I always see that the width and height of the kernel are the same. But is it a good idea to use different numbers?

Recently I tried to use GoogLeNet (which expects images to be 224x224) on my images (500x150) and I got an error:

Negative dimension size caused by subtracting 7 from 5 for 'average_pooling2d_5/AvgPool'...

I know that this error is because the height of my image is too small. If I use the height of about 200, then everything is ok. So, maybe, in this situation, I could just use a smaller height and bigger width in the kernel. For example (5, 3).

Is it a good idea in this case? Or in general? How can it affect the accuracy of the network and the ability to extract different features?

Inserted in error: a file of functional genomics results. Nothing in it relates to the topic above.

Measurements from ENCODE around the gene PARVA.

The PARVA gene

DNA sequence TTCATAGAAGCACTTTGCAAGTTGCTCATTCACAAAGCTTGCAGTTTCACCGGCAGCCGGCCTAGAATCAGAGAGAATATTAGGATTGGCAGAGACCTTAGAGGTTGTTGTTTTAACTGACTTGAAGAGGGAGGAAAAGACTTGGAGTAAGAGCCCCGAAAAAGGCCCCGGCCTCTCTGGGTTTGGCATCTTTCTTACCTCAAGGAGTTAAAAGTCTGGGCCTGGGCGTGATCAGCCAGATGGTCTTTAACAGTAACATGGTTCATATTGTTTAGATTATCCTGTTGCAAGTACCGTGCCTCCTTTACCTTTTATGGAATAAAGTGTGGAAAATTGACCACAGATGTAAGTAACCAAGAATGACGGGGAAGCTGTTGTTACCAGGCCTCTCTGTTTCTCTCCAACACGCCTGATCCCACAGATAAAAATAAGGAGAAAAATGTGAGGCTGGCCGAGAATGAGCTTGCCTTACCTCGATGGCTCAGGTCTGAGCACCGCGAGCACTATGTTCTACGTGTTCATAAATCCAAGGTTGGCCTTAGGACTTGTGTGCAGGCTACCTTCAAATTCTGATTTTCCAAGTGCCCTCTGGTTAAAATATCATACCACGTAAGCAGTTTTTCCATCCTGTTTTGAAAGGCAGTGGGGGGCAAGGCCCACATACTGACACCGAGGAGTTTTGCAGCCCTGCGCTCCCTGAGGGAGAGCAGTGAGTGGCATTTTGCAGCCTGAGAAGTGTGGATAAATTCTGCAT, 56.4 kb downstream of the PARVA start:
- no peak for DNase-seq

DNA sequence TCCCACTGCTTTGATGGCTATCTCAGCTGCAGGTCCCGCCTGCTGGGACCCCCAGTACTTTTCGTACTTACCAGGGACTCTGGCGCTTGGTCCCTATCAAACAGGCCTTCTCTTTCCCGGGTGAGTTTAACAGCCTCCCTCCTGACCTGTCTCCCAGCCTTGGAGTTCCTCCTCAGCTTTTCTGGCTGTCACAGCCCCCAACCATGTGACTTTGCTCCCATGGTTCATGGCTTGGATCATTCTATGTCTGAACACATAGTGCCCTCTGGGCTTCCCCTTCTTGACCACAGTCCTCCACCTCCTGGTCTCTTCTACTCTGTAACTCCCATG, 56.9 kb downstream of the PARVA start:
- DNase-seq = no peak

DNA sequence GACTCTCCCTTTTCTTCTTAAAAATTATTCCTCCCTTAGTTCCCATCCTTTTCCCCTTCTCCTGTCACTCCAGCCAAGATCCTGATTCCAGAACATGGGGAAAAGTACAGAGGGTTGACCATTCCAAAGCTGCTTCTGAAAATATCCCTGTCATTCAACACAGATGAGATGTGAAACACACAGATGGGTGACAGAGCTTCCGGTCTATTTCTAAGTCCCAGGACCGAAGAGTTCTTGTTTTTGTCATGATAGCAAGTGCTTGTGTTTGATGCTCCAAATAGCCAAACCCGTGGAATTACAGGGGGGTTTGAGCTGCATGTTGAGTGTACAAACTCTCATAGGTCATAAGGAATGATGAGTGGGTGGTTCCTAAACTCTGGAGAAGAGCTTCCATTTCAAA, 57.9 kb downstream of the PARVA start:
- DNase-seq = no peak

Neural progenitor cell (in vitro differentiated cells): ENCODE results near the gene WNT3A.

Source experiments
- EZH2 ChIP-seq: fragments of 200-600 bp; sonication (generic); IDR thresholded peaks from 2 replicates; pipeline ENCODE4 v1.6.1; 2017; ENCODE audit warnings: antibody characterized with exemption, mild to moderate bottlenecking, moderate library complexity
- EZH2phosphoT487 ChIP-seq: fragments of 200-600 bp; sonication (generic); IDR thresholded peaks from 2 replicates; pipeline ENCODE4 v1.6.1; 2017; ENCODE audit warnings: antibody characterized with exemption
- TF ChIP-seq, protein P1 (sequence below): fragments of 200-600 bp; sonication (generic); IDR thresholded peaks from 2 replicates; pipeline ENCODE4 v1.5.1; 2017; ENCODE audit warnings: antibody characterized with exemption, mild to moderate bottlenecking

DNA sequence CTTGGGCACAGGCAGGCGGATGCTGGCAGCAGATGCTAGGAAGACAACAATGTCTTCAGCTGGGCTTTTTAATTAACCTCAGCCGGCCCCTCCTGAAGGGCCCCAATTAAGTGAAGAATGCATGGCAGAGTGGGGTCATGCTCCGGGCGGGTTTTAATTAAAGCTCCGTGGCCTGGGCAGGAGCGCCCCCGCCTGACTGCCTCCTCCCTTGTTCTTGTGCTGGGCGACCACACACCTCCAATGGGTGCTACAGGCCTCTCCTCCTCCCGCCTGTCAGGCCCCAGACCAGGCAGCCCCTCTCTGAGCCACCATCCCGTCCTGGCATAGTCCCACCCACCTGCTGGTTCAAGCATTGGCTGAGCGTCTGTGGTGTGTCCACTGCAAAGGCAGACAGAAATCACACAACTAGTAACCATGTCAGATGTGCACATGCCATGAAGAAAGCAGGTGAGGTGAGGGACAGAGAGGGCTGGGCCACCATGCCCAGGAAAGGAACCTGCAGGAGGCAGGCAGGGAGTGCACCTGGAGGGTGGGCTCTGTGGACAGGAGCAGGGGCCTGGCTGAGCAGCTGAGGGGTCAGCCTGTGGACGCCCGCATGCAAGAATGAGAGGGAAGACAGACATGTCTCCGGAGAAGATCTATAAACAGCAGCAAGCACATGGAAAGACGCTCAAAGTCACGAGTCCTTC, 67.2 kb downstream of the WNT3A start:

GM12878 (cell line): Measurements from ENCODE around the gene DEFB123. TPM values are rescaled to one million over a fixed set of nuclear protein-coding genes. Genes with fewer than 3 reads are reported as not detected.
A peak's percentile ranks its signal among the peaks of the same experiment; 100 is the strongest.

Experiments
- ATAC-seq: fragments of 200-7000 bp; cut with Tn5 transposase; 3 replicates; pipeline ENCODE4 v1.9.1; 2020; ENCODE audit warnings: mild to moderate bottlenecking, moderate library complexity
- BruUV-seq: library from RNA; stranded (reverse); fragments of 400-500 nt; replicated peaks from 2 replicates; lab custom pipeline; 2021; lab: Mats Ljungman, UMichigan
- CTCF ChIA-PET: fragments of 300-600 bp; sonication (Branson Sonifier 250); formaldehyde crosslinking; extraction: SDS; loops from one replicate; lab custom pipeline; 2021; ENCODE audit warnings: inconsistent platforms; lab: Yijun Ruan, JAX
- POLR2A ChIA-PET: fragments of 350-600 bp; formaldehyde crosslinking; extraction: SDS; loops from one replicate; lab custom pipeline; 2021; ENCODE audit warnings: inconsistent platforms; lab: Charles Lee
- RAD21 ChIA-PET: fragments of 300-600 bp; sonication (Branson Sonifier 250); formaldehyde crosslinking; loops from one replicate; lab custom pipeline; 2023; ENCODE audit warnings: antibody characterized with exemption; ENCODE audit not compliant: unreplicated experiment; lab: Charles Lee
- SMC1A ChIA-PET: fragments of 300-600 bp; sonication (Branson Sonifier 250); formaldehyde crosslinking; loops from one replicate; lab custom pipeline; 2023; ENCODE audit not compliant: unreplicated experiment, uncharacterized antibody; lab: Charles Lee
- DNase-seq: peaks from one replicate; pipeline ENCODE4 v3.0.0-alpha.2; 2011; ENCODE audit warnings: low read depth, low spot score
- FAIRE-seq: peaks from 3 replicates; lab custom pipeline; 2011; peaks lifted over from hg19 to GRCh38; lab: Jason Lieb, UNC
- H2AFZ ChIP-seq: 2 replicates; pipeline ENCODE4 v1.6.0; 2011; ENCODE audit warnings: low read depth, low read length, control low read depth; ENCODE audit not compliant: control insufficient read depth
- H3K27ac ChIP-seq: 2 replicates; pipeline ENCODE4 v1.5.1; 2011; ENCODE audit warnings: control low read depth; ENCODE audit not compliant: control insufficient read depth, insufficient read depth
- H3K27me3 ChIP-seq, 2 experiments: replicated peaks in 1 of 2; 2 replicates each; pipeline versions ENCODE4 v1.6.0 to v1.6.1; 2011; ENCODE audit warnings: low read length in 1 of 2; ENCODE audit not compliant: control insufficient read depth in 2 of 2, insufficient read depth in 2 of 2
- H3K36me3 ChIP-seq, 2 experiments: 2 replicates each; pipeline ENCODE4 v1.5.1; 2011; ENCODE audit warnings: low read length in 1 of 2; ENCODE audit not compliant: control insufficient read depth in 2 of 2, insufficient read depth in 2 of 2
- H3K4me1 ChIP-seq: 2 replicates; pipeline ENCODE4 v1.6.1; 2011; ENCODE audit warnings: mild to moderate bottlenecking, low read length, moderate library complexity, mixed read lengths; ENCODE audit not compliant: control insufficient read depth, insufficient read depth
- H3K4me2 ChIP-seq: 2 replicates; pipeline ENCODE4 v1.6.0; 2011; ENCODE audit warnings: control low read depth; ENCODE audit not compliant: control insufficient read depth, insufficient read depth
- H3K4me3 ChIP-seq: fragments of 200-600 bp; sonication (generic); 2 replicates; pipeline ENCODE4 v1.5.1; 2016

It depends on your application. In case of text recognition, non-uniform kernels are used since the information about text is less on the horizontal axis and more on the vertical axis.

If in your case it is applicable then, it will be good idea. But, if it is not you are better off using a smaller uniform kernel (2x2, maybe). You can also zero-pad your image to make it uniform before putting it through convolutions. Also, check if you are doing 'valid' or 'same' padding in your convolutions since 'valid' convolutions chip away at your image dimensions.

  • $\begingroup$ My task is to create an autonomous car (a bot that play car game). And I use Googlenet which is designed very well so probably changing parameters like kernel size is not a good idea. So it looks like the best solution is to zero pad the image $\endgroup$ – Kacper777 Feb 18 at 21:54
  • $\begingroup$ Yes, that would be the best option for you then. Also, accept the answer. Much thanks. $\endgroup$ – Abhishek Verma Feb 18 at 21:56
  • $\begingroup$ interesting, depends on the task to be done such as non-square objects in image $\endgroup$ – datdinhquoc Feb 19 at 1:49

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